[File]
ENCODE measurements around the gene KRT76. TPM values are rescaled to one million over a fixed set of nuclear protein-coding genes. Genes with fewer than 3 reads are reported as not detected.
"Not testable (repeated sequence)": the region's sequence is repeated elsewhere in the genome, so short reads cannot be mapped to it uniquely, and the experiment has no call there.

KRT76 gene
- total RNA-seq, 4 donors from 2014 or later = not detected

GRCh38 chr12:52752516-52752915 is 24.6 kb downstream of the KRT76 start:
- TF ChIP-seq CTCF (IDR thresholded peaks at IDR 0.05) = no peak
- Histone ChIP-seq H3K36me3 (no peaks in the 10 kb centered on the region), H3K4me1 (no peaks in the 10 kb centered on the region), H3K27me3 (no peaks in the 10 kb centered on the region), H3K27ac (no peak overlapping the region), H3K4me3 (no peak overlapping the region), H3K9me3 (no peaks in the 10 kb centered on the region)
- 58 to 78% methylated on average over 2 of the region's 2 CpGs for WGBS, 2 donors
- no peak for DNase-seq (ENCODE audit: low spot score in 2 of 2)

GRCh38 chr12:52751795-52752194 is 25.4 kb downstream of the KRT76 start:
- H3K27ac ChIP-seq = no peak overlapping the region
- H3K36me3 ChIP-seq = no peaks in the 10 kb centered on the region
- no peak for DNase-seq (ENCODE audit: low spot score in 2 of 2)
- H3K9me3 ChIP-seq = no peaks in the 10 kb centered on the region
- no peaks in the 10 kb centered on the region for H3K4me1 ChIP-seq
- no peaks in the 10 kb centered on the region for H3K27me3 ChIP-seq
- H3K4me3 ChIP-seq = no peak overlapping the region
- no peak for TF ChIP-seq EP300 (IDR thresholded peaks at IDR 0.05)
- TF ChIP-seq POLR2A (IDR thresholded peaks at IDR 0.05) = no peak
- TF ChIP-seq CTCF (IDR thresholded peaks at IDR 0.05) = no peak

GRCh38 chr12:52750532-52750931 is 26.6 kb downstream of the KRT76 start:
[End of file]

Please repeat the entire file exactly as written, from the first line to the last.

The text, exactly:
ENCODE measurements around the gene KRT76. TPM values are rescaled to one million over a fixed set of nuclear protein-coding genes. Genes with fewer than 3 reads are reported as not detected.
"Not testable (repeated sequence)": the region's sequence is repeated elsewhere in the genome, so short reads cannot be mapped to it uniquely, and the experiment has no call there.

KRT76 gene
- total RNA-seq, 4 donors from 2014 or later = not detected

GRCh38 chr12:52752516-52752915 is 24.6 kb downstream of the KRT76 start:
- TF ChIP-seq CTCF (IDR thresholded peaks at IDR 0.05) = no peak
- Histone ChIP-seq H3K36me3 (no peaks in the 10 kb centered on the region), H3K4me1 (no peaks in the 10 kb centered on the region), H3K27me3 (no peaks in the 10 kb centered on the region), H3K27ac (no peak overlapping the region), H3K4me3 (no peak overlapping the region), H3K9me3 (no peaks in the 10 kb centered on the region)
- 58 to 78% methylated on average over 2 of the region's 2 CpGs for WGBS, 2 donors
- no peak for DNase-seq (ENCODE audit: low spot score in 2 of 2)

GRCh38 chr12:52751795-52752194 is 25.4 kb downstream of the KRT76 start:
- H3K27ac ChIP-seq = no peak overlapping the region
- H3K36me3 ChIP-seq = no peaks in the 10 kb centered on the region
- no peak for DNase-seq (ENCODE audit: low spot score in 2 of 2)
- H3K9me3 ChIP-seq = no peaks in the 10 kb centered on the region
- no peaks in the 10 kb centered on the region for H3K4me1 ChIP-seq
- no peaks in the 10 kb centered on the region for H3K27me3 ChIP-seq
- H3K4me3 ChIP-seq = no peak overlapping the region
- no peak for TF ChIP-seq EP300 (IDR thresholded peaks at IDR 0.05)
- TF ChIP-seq POLR2A (IDR thresholded peaks at IDR 0.05) = no peak
- TF ChIP-seq CTCF (IDR thresholded peaks at IDR 0.05) = no peak

GRCh38 chr12:52750532-52750931 is 26.6 kb downstream of the KRT76 start: